With files from Daniel Johnson 

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Conservatives are ‘fearmongering’ over assault-style gun ban: public safety minister

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OTTAWA — Public Safety Minister Marco Mendicino accuses the Conservatives of “whipping up fear” that the Liberal government is outlawing ordinary long guns and hunting rifles.

In an interview, Mendicino says the government only wants to reinforce a regulatory ban on assault-style firearms like the AR-15 by enshrining a definition in legislation, and it is prepared to work with MPs to get it right.

He insists the government has no intention whatsoever of going after everyday long guns and hunting rifles, calling the notion “Conservative fearmongering.”

In May 2020, the Liberal government announced a ban through order-in-council on over 1,500 models and variants of what it considers assault-style firearms, such as the AR-15 and the Ruger Mini-14.

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The Liberals recently proposed including an evergreen definition of a prohibited assault-style firearm in gun-control legislation being studied by a House of Commons committee.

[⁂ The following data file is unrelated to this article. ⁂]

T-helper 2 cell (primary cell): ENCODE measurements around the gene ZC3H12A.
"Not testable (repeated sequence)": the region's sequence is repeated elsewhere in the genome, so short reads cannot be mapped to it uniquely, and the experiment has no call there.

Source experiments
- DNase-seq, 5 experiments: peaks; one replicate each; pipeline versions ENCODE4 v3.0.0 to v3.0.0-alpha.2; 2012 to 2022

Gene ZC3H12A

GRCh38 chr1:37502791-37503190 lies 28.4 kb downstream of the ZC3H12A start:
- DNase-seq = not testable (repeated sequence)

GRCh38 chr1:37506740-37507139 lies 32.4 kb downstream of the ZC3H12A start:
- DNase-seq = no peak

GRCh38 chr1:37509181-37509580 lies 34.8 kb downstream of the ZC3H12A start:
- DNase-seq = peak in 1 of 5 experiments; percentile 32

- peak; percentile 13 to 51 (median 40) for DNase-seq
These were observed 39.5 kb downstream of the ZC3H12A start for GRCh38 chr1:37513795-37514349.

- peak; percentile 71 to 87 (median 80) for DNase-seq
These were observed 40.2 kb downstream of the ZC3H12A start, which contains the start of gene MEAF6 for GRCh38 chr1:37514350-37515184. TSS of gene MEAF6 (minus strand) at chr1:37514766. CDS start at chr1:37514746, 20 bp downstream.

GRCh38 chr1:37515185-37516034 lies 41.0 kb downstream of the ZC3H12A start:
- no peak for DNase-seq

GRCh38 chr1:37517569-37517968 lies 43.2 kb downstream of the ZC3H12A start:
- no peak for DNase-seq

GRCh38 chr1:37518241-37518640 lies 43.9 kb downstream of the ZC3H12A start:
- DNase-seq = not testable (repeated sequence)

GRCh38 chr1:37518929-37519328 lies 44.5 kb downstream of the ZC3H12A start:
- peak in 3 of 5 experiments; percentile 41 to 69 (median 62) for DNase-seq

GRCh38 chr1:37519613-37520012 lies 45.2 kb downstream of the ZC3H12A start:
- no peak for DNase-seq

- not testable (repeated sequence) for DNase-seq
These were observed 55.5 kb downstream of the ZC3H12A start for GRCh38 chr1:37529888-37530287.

The Conservatives claim the government’s amendment amounts to the most significant hunting rifle ban in the history of Canada.

This report by The Canadian Press was first published Nov. 28, 2022.

 

The Canadian Press

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Joly seeks reprimand of Russian ambassador as embassy tweets against LGBTQ community

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OTTAWA — Foreign Affairs Minister Mélanie Joly has asked her department to summon Russia’s ambassador over social media postings against LGBTQ people.

In recent days, Russia’s embassy in Ottawa has posted on Twitter and Telegram that the West is imposing on Russia’s family values, and arguing that families can only involve a man, a woman and children.